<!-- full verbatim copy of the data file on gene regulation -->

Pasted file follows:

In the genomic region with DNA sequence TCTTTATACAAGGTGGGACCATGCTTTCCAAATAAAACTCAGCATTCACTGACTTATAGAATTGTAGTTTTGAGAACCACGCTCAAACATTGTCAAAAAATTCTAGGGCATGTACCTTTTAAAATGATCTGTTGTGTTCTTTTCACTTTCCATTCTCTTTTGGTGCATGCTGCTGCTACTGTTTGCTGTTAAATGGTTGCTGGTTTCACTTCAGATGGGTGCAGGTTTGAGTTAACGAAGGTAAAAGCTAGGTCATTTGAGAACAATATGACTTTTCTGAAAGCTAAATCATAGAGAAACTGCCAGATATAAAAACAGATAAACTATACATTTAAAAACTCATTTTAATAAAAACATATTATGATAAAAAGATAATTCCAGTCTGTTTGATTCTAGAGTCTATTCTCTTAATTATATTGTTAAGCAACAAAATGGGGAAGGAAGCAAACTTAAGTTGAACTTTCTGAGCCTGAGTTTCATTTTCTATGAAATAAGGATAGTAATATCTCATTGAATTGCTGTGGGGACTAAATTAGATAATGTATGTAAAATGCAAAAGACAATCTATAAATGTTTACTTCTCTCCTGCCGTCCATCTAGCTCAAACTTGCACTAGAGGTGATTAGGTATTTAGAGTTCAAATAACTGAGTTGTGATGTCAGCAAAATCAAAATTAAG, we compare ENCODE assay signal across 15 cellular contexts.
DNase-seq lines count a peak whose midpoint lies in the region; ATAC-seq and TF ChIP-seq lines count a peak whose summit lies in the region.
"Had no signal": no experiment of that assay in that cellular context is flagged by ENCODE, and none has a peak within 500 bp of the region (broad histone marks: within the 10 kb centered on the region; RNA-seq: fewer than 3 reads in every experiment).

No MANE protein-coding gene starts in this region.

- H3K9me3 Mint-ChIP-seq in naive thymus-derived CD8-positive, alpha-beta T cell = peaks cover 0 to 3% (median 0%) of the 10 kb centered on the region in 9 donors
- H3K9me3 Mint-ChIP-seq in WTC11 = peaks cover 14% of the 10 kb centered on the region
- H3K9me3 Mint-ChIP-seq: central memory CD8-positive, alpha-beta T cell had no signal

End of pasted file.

In the genomic region with DNA sequence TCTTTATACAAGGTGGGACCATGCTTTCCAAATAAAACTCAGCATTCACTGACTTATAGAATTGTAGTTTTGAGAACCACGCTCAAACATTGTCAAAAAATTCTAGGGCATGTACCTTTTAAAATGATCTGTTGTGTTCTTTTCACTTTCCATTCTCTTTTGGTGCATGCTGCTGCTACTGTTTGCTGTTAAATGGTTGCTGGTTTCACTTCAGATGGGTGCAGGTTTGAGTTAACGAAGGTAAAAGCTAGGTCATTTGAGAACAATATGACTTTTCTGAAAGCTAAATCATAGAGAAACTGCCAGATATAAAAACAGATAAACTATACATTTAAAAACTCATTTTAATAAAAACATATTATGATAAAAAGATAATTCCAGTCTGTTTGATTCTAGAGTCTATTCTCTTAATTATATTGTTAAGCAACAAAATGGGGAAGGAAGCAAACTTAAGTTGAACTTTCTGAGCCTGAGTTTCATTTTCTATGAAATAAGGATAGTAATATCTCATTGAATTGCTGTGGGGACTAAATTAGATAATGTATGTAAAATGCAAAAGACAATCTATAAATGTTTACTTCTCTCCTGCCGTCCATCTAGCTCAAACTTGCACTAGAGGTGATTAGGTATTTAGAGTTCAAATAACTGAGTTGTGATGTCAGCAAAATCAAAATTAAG, we compare ENCODE assay signal across 15 cellular contexts.
DNase-seq lines count a peak whose midpoint lies in the region; ATAC-seq and TF ChIP-seq lines count a peak whose summit lies in the region.
"Had no signal": no experiment of that assay in that cellular context is flagged by ENCODE, and none has a peak within 500 bp of the region (broad histone marks: within the 10 kb centered on the region; RNA-seq: fewer than 3 reads in every experiment).

No MANE protein-coding gene starts in this region.

- H3K9me3 Mint-ChIP-seq in naive thymus-derived CD8-positive, alpha-beta T cell = peaks cover 0 to 3% (median 0%) of the 10 kb centered on the region in 9 donors
- H3K9me3 Mint-ChIP-seq in WTC11 = peaks cover 14% of the 10 kb centered on the region
- H3K9me3 Mint-ChIP-seq: central memory CD8-positive, alpha-beta T cell had no signal